Linens n' Things, Sound Advice and Sears Essential: So many retailers are staging liquidation sales this holiday season that the sidewalk sign-wavers must compete for prime corners.
Latest to join the crowd is S&K Menswear, which kicked off its store-closing sale over the weekend that runs until early January.
The moderately priced Richmond, Va., chain isn't going out of business. It's closing only 37 of its 220 stores, including all three in the Tampa Bay market.
"We started out well there, but it's become difficult to sell men's suits in Florida," said Brian Kipp, vice president of marketing.
S&K is sticking with its store in Prime Outlets Ellenton.
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If retailing is about persuading people to buy what they don't need, Steve Sodell has his work cut out for him.
He opened three Super Bowl stores in the bay area in November with more than 200 items for the NFL championship game slated for Feb. 1 in Tampa.
Heck, the teams won't be known until Jan. 18. But he hopes Tampa fans are eager for bowl logo mementos for Christmas.
"People are surprised we opened so early, but the NFL changed the rules for licensed game merchandise sales since the game was last held in Tampa," said the Scottsdale, Ariz., entrepreneur whose Sports Fan Marketing is working its seventh Super Bowl. "The league prefers brick-and-mortar stores now and won't tolerate tents in gas station parking lots. I'll have eight to 10 more locations open closer to the game."
His stores are in St. Petersburg at BayWalk, and in Tampa at 4001 W Kennedy Blvd. and a former Steak & Ale at WestShore Plaza.
He plans on selling commemorative hats and shirts of the winning team — the same types passed out to the teams on TV — the moment the game ends. (The loser's shirts and hats are sent to the NFL for distribution in undeveloped countries.)
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The folks who gave us the Nigerian banker scam have come up with a devious new version.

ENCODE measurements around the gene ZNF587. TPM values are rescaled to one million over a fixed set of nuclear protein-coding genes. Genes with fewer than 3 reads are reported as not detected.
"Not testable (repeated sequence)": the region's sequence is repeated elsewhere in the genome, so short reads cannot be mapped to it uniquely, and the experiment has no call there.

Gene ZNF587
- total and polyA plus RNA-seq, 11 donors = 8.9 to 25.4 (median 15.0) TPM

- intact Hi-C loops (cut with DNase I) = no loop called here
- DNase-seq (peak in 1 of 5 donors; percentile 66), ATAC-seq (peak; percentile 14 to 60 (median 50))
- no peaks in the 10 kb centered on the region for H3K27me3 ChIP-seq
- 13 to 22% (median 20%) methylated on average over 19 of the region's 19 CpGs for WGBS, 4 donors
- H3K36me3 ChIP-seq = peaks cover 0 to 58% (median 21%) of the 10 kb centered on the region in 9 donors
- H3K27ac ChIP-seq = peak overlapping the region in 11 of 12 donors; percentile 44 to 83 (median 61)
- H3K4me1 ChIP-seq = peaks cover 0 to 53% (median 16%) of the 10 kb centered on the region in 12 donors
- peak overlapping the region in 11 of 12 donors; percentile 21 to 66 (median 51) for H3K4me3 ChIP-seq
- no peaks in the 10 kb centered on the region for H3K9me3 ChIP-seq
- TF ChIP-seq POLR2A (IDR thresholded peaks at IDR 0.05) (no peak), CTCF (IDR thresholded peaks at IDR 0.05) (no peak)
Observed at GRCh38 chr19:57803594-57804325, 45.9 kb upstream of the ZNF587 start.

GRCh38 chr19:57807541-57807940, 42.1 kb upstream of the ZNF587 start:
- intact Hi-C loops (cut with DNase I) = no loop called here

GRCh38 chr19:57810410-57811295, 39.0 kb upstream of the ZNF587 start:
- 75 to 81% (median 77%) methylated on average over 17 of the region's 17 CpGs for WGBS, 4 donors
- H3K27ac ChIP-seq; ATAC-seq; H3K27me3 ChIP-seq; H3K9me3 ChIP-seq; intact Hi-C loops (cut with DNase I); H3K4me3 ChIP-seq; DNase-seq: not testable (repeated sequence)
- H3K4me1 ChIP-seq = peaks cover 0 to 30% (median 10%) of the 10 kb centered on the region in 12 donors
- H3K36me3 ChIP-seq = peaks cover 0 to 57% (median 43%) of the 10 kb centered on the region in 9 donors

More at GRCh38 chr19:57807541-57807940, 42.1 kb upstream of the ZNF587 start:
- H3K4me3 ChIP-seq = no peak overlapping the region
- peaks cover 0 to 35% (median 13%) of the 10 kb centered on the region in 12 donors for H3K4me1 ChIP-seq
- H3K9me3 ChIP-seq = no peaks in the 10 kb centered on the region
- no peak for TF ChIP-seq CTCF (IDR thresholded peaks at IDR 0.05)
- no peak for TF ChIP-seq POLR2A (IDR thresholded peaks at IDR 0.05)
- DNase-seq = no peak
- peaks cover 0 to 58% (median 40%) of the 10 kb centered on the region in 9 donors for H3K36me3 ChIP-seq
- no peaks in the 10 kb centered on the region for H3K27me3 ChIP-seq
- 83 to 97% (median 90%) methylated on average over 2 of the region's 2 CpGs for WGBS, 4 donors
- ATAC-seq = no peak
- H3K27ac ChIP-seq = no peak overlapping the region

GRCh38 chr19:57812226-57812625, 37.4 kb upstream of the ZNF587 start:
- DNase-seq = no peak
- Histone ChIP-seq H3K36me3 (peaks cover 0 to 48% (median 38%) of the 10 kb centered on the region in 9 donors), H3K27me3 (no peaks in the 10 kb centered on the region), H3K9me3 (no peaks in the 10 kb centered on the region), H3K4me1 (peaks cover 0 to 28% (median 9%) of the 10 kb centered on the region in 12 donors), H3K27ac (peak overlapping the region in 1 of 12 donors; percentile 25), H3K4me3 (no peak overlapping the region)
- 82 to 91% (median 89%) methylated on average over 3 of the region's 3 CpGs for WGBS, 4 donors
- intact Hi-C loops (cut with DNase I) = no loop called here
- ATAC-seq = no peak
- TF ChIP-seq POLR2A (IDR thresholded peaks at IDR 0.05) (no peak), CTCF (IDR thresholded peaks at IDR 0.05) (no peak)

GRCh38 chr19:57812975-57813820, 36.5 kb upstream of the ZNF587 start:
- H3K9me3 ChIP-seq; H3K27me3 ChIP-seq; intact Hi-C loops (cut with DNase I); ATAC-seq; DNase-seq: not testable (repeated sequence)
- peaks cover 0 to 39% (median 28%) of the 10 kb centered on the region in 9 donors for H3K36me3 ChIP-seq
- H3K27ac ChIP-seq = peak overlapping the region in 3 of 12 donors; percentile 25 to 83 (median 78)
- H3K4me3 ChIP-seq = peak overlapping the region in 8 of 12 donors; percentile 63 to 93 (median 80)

This time it's an authentic-looking e-mail that claims to be a customer service survey from walmart.com. The message says Wal-Mart will pay participants $150 for their opinions — just key in your credit card number.
Needless to say, Wal-Mart doesn't survey customers like that. And the company suggests that anybody who gets the e-mail alert consumer fraud authorities.
"It's unfortunate some people try to use a business' good reputation for personal gain," spokeswoman Ashley Hardie said.
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For the first time since 2001, sales of gift cards are on the decline. What's still expected to be the most popular gift is headed for a 6 percent drop to $24.9-billion this holiday season, down $1.4-billion from 2007, the National Retail Federation reports.
There are plenty of reasons. The Sharper Image bankruptcy taught many that gift cards can become worthless. In this down economy, fewer people plan to buy one, and those who do will spend less, reports BIG Research.
"Gift cards never go on sale," said Tracy Mullin, the federation's chief executive. "So some price-conscious shoppers will favor other bargains."
Also, store and card issuers have heightened scrutiny of fraudulent transactions since discovering thieves use gift cards to convert stolen credit and debit card numbers to cash.
Mark Albright can be reached at email@example.com or (727) 893-8252.